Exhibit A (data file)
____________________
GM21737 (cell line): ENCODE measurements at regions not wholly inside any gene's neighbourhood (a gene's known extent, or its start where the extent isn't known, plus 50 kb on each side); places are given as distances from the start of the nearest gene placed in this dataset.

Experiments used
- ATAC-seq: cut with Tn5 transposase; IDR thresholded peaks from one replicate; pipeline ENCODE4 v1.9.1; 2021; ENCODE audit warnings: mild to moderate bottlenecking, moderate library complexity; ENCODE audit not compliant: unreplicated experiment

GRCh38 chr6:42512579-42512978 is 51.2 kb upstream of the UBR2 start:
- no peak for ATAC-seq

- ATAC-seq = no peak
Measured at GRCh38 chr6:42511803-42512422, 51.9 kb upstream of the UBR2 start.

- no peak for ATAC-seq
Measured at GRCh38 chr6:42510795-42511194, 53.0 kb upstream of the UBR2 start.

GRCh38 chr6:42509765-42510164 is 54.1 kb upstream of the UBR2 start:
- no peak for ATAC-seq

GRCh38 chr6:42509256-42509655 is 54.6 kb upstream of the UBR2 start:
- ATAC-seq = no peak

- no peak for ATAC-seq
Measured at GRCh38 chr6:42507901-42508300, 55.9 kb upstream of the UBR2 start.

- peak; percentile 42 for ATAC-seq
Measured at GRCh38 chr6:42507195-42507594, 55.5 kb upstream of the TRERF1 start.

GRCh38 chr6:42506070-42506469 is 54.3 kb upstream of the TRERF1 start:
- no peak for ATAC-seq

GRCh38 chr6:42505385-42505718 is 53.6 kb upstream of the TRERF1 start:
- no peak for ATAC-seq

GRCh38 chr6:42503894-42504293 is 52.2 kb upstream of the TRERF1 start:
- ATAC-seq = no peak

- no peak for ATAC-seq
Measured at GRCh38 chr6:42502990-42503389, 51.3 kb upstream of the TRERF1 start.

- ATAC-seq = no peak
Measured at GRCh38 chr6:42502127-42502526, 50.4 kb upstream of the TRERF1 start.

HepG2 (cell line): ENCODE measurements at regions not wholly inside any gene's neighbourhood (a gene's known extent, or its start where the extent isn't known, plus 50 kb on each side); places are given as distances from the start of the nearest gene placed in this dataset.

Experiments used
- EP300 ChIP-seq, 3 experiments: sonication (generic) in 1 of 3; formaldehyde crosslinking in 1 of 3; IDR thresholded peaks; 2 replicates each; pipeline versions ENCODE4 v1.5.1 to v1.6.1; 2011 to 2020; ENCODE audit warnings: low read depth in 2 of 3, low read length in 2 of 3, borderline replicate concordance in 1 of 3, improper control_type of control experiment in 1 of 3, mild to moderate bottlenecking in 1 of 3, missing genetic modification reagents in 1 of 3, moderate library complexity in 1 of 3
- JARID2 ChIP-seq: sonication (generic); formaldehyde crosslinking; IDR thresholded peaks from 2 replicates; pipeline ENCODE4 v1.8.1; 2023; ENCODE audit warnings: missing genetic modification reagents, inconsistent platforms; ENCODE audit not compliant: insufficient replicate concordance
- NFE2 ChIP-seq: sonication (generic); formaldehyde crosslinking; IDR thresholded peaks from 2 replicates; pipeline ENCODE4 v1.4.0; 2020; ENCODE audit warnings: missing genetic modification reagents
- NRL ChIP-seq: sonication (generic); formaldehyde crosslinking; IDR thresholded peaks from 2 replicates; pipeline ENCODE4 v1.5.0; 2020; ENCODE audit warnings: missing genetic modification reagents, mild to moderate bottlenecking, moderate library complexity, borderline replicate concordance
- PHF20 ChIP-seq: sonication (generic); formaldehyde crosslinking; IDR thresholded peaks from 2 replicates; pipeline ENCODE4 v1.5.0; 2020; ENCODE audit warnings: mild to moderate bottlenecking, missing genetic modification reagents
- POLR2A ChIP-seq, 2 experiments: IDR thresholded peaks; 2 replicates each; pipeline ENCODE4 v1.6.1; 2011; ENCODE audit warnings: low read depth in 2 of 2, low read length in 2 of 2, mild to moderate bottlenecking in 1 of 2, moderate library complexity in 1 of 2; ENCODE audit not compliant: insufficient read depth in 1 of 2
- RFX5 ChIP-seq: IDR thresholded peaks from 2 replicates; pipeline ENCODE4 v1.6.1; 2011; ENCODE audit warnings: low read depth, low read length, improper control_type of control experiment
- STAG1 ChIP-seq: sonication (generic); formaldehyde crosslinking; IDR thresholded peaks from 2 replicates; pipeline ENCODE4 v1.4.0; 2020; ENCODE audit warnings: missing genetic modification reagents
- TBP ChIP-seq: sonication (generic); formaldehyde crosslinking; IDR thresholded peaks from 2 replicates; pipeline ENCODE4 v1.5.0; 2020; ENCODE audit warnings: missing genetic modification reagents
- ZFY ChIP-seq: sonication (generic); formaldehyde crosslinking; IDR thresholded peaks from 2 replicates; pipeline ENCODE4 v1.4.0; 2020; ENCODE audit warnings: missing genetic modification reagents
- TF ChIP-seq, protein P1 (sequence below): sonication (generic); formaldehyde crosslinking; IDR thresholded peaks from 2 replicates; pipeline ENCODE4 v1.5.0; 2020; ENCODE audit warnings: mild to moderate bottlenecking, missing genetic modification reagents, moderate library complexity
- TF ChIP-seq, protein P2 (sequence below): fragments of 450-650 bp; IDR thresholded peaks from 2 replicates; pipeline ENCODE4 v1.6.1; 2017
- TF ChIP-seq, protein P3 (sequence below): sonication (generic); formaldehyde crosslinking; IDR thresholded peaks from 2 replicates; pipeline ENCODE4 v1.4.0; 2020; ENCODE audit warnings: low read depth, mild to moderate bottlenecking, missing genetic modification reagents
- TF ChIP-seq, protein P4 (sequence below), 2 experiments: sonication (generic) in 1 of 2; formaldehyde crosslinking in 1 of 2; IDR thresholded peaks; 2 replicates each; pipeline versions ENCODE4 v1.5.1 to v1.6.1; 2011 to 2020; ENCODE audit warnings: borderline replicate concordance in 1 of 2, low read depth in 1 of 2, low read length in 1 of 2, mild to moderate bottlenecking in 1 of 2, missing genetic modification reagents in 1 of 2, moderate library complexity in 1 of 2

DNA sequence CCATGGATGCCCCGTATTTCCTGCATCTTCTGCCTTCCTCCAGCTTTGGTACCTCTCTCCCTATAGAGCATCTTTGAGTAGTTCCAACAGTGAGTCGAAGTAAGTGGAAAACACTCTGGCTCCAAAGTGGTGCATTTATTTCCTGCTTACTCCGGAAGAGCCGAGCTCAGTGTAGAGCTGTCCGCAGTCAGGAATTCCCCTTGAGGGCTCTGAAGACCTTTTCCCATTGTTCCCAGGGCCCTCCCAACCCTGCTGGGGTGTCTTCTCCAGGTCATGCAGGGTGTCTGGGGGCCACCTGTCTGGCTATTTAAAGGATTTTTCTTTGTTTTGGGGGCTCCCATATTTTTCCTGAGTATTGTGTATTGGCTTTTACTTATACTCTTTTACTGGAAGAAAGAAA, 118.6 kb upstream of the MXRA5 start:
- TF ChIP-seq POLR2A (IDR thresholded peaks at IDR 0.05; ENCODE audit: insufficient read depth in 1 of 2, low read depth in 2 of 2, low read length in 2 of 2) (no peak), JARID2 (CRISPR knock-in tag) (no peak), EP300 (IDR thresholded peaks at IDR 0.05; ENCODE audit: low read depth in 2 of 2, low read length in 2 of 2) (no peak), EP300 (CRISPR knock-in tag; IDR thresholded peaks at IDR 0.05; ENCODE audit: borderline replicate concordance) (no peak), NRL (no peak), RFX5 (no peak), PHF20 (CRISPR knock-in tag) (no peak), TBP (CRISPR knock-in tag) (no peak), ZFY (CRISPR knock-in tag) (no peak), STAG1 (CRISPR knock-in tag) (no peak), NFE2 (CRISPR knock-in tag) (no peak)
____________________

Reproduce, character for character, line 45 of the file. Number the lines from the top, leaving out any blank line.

- TF ChIP-seq POLR2A (IDR thresholded peaks at IDR 0.05; ENCODE audit: insufficient read depth in 1 of 2, low read depth in 2 of 2, low read length in 2 of 2) (no peak), JARID2 (CRISPR knock-in tag) (no peak), EP300 (IDR thresholded peaks at IDR 0.05; ENCODE audit: low read depth in 2 of 2, low read length in 2 of 2) (no peak), EP300 (CRISPR knock-in tag; IDR thresholded peaks at IDR 0.05; ENCODE audit: borderline replicate concordance) (no peak), NRL (no peak), RFX5 (no peak), PHF20 (CRISPR knock-in tag) (no peak), TBP (CRISPR knock-in tag) (no peak), ZFY (CRISPR knock-in tag) (no peak), STAG1 (CRISPR knock-in tag) (no peak), NFE2 (CRISPR knock-in tag) (no peak)